With SSB you notice that there is no carrier present.  SSB is realistically an AM signal with an unwanted sideband and the carrier stripped away.  In the case of USB you strip away the carrier and the lower sideband, for LSB you strip away the carrier and upper sideband.

The first picture is USB.  Note that the data (voice) seems to bunch up at the left side of the signal with a more even line to the left and a more ragged line to the right.  Left in this case is the lower frequency side.  If your waterfall reverses this, low frequency to the right, then the data would appear reversed.

The second image is LSB.  Now the data is reversed.  The information seems more bunched on the right side of the signal.  The right side is more “even” and the left side more ragged.

This right/left smoothing ONLY works for voice, and female voices can be less clear on the waterfall, as they often have a lot of high frequency components.  When digital signals are sent via SSB it is sometimes difficult to tell, visually, which mode they use.  If the mode is symmetrical, having no dominant data tones or lines, it might be impossible to tell visually which mode is being used.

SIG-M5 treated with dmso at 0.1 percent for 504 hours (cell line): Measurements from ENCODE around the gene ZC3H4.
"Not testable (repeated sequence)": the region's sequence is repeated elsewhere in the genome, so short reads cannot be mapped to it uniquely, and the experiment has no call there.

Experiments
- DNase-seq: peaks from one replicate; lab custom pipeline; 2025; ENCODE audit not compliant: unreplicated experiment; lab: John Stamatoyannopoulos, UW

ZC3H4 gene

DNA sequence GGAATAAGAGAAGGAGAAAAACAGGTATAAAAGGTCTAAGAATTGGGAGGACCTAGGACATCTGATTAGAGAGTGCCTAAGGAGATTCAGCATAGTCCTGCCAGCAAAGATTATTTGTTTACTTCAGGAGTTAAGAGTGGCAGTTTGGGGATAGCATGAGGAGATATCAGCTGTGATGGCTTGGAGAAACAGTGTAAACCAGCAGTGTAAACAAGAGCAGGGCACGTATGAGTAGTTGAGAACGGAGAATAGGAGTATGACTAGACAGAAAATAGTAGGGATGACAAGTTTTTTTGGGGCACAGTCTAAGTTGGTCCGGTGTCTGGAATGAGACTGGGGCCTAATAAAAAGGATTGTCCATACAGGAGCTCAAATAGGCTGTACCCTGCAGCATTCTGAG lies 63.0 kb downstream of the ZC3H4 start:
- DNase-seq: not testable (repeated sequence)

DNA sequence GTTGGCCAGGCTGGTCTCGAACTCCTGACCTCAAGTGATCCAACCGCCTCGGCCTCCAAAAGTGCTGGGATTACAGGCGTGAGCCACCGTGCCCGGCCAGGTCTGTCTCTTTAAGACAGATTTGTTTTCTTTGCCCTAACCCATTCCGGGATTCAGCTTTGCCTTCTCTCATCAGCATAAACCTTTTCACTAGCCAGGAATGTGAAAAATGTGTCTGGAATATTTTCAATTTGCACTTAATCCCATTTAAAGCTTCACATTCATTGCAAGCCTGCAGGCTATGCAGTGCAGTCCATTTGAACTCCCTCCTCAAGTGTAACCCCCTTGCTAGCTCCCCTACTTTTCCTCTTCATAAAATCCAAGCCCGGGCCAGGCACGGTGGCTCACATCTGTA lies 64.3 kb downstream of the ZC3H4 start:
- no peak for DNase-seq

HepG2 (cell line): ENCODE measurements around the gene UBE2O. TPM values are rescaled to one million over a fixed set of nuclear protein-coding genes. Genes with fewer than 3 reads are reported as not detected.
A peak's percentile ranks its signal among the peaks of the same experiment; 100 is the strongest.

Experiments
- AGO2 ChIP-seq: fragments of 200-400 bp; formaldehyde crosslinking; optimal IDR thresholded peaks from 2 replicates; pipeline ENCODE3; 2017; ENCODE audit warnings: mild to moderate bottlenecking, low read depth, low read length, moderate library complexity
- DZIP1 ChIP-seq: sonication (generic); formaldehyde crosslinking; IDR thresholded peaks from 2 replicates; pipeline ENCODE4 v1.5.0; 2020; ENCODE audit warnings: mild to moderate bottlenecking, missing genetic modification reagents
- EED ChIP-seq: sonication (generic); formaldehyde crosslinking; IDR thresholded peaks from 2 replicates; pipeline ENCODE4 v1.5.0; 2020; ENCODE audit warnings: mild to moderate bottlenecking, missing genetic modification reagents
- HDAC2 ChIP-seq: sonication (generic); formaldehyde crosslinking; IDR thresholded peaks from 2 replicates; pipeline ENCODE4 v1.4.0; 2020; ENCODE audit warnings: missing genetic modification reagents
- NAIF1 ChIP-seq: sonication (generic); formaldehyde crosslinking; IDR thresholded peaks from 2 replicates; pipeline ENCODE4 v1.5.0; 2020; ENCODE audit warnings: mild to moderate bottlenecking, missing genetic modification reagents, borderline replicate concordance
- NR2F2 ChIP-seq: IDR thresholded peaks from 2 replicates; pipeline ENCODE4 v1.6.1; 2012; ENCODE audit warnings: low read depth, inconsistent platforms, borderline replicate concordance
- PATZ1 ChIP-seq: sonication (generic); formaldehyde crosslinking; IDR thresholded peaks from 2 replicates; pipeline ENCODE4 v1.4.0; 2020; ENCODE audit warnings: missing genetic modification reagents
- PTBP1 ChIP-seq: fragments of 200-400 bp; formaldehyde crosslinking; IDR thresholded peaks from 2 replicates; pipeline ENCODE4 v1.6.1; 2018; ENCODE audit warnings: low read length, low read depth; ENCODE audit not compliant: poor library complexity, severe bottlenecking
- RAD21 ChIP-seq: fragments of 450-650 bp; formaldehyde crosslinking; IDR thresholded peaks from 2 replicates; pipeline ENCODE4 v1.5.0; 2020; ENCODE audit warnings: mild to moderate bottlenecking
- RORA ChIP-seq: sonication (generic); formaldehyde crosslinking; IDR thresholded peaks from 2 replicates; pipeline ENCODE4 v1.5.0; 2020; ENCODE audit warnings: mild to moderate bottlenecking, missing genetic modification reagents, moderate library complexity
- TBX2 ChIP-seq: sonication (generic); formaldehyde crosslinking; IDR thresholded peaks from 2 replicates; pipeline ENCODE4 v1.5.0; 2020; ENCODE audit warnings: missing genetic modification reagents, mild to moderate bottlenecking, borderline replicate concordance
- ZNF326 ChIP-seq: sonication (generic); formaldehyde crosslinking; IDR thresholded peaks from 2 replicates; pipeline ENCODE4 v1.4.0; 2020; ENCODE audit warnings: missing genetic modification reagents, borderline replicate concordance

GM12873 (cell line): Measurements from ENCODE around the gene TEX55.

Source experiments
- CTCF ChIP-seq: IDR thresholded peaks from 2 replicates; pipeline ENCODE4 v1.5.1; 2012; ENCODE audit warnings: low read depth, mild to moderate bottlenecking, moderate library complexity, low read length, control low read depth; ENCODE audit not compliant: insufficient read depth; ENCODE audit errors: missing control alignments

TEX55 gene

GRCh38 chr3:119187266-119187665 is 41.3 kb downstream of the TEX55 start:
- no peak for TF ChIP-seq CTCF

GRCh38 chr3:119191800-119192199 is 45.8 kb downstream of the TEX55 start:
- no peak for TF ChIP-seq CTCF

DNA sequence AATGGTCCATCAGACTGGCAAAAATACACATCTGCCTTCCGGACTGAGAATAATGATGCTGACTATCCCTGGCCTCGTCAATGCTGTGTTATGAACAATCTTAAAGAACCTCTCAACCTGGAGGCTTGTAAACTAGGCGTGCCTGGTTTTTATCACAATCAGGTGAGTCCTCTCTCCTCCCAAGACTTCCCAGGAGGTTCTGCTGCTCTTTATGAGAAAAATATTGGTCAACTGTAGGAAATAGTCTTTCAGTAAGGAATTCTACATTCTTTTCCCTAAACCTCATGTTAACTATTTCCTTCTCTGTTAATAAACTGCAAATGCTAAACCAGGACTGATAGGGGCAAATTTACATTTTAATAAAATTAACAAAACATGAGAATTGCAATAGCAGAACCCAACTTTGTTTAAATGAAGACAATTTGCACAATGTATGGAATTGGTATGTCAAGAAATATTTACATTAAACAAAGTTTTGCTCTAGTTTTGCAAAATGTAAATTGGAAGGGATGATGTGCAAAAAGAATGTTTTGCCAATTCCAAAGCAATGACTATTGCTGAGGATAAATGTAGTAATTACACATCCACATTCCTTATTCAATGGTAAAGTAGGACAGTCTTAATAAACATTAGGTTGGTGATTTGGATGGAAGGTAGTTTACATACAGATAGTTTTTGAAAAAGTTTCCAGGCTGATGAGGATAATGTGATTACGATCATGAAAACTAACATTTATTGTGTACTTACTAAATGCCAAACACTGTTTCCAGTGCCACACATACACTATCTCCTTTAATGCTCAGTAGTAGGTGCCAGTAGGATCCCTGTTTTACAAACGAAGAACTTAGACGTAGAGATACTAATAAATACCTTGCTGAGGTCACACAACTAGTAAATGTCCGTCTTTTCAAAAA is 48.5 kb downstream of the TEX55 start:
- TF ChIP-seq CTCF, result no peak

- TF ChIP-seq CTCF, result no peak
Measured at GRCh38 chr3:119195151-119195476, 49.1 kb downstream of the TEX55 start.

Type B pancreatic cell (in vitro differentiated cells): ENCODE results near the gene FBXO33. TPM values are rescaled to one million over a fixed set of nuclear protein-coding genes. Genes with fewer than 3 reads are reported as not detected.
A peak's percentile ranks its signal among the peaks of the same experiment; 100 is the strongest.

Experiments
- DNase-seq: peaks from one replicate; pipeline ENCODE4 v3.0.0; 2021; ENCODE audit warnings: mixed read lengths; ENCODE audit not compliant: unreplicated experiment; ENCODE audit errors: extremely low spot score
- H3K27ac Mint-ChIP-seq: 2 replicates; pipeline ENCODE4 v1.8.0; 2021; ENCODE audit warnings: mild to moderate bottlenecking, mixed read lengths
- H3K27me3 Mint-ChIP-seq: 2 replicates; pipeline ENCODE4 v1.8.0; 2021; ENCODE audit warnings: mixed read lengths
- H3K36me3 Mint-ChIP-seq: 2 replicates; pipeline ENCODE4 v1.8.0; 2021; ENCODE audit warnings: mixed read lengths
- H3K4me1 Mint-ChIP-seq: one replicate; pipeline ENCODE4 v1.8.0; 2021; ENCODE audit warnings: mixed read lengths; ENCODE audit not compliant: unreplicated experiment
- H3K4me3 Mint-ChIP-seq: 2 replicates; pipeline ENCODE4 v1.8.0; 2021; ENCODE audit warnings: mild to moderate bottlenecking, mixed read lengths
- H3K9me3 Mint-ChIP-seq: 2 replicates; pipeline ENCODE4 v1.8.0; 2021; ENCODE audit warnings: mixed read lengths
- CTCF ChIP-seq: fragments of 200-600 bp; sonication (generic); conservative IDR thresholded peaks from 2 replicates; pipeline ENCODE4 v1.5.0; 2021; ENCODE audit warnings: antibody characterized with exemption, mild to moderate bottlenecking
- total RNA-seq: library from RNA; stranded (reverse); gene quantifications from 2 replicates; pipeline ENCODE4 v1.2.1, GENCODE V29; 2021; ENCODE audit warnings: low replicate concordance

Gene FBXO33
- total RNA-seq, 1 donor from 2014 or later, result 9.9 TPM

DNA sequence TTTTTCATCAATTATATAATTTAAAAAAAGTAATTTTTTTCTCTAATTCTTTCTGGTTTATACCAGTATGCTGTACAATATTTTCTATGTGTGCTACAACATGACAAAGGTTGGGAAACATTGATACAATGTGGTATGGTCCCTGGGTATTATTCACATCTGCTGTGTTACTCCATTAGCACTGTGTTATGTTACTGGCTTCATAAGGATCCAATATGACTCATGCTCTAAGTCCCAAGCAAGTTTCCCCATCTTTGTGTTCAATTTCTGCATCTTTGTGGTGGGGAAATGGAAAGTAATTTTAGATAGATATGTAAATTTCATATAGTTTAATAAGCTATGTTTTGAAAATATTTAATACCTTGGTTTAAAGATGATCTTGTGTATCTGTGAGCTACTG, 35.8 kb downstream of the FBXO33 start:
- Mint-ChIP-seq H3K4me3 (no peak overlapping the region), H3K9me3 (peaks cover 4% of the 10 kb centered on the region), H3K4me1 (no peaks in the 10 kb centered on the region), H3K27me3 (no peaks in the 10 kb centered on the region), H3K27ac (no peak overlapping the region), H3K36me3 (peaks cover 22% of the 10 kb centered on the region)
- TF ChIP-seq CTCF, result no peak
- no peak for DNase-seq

USB signal:



LSB signal:


T!
« Last Edit: March 15, 2013, 0253 UTC by Token »
T!
Mojave Desert, California USA

Offline Token

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Re: Waterfall Display
« Reply #10 on: March 14, 2013, 0243 UTC »
The last example for this evening will be CW, Morse Code.  More correctly this is actually ICW, Interrupted Carrier Wave, as pure CW would carry no data.  In the Hobby Morse on a keyed carrier is just called CW by most people.

Notice that there is just the carrier, and it is interrupted, turned on and off.  This makes the Dihs and Dahs of the Morse code.  Depending on the flow rate of your waterfall and the speed of the CW sent you might be able to make out each character as it is sent.

In the case of this picture there are 3 CW signals near the center of the waterfall.  Theya re unrelated.  Using the frequency scale across the top you can tell these 3 CW transmissions fall on 7042 kHz, 7045 kHz, and 7047.5 kHz.



I will grab some other examples and post them later if I remember, maybe some digital signals, FSK, FAX, radars, etc.

T!
« Last Edit: March 15, 2013, 0253 UTC by Token »
T!
Mojave Desert, California USA

Offline K5KNT

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Re: Waterfall Display
« Reply #11 on: March 14, 2013, 1506 UTC »
skeezix and Tokin, thank you again for more great information. Maybe this could be put on the wiki?
K5KNT